We aren’t usually operating at peak mental capacity over here. When I do have some brain, I try to spend it on mitigating the low-brain situation. For instance, we want to make sure we keep sharing photos of Taavi. Like this one:

Taavi, chillaxing


  1. Continue to publish baby photos at the URL http://photos.theschleiers.com
  2. Make it safe for us to keep taking photos
    1. Save them to our computers first (where they get backed up), then publish
    2. Limit potential damage from making it easy (below)
  3. Make it easy for us to publish new photos
    1. Manipulate albums as network folders
    2. Sort gallery view by date (not filename — everyone’s are numbered differently)
    3. Use the same URL for uploads, because we’re not trying to have more things to keep track of

Things that didn’t work

Bekki and I both use Macs. The Finder is a WebDAV client. Having refactored all my sites to Lighttpd, I was hoping to use its WebDAV module. But it turns out the Finder is a pretty demanding WebDAV client. nginx’s WebDAV module interoperated poorly too.

I was reminded that the Finder is also an FTP client. I got as far as trying it, only to find out it’s read-only.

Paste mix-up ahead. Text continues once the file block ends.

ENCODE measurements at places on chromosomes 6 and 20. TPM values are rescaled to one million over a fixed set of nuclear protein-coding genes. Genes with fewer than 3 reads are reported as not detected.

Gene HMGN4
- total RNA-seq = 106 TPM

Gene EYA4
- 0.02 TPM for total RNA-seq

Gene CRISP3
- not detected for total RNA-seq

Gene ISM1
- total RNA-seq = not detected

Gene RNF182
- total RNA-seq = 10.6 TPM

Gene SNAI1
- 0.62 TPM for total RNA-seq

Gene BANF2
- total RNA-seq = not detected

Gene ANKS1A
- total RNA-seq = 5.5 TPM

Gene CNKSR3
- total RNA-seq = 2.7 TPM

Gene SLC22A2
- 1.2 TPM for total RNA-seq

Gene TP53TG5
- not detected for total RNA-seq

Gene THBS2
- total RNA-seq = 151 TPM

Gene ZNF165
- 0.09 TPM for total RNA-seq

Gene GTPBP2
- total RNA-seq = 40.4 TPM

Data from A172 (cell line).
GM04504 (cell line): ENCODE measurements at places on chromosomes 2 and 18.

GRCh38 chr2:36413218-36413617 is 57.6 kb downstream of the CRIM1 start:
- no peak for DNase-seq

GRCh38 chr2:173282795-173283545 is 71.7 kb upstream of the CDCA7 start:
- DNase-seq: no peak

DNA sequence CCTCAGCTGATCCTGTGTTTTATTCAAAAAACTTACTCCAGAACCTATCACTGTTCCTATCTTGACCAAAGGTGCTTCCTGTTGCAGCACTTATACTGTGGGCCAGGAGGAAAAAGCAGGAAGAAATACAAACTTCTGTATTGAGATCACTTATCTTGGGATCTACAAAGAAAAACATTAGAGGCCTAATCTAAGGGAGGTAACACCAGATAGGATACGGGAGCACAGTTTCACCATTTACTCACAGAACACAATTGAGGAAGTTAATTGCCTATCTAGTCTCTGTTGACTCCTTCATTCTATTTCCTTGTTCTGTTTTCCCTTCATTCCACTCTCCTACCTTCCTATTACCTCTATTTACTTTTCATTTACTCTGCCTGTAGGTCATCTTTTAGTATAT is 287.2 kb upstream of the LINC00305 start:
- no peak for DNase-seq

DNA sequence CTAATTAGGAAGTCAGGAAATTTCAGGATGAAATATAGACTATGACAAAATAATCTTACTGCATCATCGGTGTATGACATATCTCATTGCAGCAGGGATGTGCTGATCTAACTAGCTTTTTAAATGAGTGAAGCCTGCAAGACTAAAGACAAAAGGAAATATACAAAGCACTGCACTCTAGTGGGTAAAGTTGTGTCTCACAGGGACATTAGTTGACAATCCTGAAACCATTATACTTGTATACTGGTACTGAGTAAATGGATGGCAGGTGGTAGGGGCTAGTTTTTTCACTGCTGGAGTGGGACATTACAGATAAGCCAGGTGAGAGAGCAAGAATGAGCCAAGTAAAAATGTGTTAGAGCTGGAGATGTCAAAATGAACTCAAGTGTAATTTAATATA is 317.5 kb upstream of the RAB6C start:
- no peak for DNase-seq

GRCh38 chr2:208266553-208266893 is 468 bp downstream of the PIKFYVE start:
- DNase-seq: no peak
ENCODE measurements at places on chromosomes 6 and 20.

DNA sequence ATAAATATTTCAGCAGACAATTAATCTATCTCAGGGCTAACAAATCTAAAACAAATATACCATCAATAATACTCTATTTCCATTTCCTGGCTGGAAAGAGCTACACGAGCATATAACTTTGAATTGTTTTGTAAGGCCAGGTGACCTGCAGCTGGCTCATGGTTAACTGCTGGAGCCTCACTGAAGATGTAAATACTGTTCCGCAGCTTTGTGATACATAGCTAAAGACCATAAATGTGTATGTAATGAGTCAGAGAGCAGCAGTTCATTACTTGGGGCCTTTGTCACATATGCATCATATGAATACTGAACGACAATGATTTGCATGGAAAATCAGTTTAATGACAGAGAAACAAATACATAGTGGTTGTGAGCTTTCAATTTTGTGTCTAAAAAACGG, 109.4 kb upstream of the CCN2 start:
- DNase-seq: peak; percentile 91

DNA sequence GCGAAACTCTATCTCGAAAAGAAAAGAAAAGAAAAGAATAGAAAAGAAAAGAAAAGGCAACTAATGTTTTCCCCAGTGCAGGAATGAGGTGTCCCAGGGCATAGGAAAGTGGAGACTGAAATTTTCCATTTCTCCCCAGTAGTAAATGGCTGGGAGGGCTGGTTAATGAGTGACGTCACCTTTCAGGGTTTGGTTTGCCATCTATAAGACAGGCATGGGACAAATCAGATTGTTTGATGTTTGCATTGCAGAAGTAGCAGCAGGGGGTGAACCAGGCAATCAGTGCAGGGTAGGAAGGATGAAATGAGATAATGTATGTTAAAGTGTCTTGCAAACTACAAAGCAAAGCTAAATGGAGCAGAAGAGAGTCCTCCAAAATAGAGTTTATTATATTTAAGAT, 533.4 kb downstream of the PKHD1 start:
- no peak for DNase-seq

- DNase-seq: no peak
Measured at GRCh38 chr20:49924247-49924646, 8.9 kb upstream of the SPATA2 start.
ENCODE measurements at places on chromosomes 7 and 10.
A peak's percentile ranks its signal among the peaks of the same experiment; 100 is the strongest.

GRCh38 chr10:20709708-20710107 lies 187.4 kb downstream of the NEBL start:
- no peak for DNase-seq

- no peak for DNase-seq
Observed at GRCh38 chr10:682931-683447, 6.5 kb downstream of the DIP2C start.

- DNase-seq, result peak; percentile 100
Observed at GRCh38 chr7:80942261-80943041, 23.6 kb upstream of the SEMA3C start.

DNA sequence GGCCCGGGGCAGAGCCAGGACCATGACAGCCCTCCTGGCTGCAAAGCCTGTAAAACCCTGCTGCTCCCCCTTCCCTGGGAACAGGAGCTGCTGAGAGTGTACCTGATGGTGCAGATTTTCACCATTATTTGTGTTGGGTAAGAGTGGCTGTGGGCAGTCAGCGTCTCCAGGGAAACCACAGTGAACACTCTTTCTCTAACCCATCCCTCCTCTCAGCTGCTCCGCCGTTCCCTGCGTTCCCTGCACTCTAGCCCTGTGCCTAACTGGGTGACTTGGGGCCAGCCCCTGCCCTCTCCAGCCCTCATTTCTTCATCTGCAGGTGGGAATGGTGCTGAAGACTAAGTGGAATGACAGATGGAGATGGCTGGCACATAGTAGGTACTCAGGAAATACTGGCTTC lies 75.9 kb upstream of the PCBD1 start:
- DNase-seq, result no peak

I reviewed which network protocols the Finder can read and write, and which servers interoperate. All signs pointed to Apache’s WebDAV implementation. I was reluctant, but accepted the need to allow Apache back into my life.

Under controlled circumstances

My internet-facing reverse proxy is still Pound. Nearly all my sites are still Lighttpd. Now there’s one site that’s Apache. I’m okay with this because:

  • Our originals are elsewhere, and backed up. What you see are copies. If an attacker gains access, they can’t make us lose photos.
  • This Apache instance runs as its own Unix user. If an attacker gains access, they can’t make me lose other stuff.
  • I learned last time around how to make a small, self-contained Apache config. I feel confident in my understanding of what it will and won’t do.

How it works

Last week, when Pound received a request for photos.theschleiers.com, it delegated to my instance of Nathan Arthur’s Gallery app.

This week, Pound delegates to Apache, and Apache delegates typical browser requests to Gallery. For you, no visible change.

When Apache receives a request from a client that looks roughly like the Finder, it requires a login, then speaks full Finder-friendly WebDAV. When Bekki or I have new photos to share, we just copy them over.

Here’s the Apache config that made it safe and easy for us to post photos from Taavi’s third week.